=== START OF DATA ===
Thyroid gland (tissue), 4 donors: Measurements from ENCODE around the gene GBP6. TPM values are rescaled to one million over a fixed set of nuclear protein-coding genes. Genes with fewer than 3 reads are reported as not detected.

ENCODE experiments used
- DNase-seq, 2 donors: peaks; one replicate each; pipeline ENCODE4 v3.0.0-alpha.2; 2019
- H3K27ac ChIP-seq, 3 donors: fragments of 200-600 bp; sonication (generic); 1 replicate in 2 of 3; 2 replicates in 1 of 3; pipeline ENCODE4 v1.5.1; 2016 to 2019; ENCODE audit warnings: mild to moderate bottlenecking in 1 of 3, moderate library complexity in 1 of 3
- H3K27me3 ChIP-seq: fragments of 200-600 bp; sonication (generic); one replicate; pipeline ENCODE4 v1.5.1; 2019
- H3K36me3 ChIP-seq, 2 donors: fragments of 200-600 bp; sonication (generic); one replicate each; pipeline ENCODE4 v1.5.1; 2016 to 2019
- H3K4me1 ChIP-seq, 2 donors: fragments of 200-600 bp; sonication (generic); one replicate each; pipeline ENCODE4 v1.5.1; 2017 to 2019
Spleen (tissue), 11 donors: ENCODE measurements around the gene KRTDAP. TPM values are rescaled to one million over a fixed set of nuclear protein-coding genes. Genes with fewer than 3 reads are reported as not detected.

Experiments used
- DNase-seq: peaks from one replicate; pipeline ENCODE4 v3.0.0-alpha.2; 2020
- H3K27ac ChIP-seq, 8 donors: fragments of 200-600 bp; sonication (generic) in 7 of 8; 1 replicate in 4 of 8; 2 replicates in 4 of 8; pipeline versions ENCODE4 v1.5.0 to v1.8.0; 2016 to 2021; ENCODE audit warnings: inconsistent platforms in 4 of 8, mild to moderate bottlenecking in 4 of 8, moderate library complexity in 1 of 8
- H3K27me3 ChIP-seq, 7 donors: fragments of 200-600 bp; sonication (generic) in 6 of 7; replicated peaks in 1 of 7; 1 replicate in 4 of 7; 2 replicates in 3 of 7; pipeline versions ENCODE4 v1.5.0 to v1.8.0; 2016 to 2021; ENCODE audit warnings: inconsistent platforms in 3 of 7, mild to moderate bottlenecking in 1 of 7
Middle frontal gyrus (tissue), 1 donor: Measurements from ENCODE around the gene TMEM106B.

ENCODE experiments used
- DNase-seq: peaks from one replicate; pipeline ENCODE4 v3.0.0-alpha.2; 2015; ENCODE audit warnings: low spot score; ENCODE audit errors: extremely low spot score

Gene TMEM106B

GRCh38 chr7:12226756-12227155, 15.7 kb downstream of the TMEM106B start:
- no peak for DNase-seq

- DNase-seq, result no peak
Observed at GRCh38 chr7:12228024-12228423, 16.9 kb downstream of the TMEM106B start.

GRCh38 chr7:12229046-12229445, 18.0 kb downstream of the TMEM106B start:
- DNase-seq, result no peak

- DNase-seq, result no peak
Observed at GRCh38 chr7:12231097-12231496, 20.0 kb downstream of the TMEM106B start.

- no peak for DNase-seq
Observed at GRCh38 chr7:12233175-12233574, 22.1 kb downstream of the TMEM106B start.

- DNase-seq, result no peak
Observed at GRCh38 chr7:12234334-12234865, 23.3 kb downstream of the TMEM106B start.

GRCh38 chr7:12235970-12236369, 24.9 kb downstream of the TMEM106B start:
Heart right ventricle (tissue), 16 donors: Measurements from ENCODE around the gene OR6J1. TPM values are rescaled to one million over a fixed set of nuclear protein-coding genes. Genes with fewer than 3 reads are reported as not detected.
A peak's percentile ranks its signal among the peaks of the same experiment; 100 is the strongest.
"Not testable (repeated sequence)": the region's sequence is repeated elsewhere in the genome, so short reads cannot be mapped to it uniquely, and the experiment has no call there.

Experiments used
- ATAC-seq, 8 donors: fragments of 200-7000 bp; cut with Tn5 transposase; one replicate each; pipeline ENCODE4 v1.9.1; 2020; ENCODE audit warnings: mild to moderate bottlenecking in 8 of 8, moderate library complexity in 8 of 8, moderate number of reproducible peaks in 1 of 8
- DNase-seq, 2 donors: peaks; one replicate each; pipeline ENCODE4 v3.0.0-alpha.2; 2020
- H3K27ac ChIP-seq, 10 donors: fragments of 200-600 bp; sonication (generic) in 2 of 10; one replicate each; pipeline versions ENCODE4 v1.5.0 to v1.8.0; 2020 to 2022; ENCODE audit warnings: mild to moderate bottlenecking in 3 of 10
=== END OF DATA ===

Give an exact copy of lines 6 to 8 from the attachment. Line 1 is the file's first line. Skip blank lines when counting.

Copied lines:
- H3K36me3 ChIP-seq, 2 donors: fragments of 200-600 bp; sonication (generic); one replicate each; pipeline ENCODE4 v1.5.1; 2016 to 2019
- H3K4me1 ChIP-seq, 2 donors: fragments of 200-600 bp; sonication (generic); one replicate each; pipeline ENCODE4 v1.5.1; 2017 to 2019
Spleen (tissue), 11 donors: ENCODE measurements around the gene KRTDAP. TPM values are rescaled to one million over a fixed set of nuclear protein-coding genes. Genes with fewer than 3 reads are reported as not detected.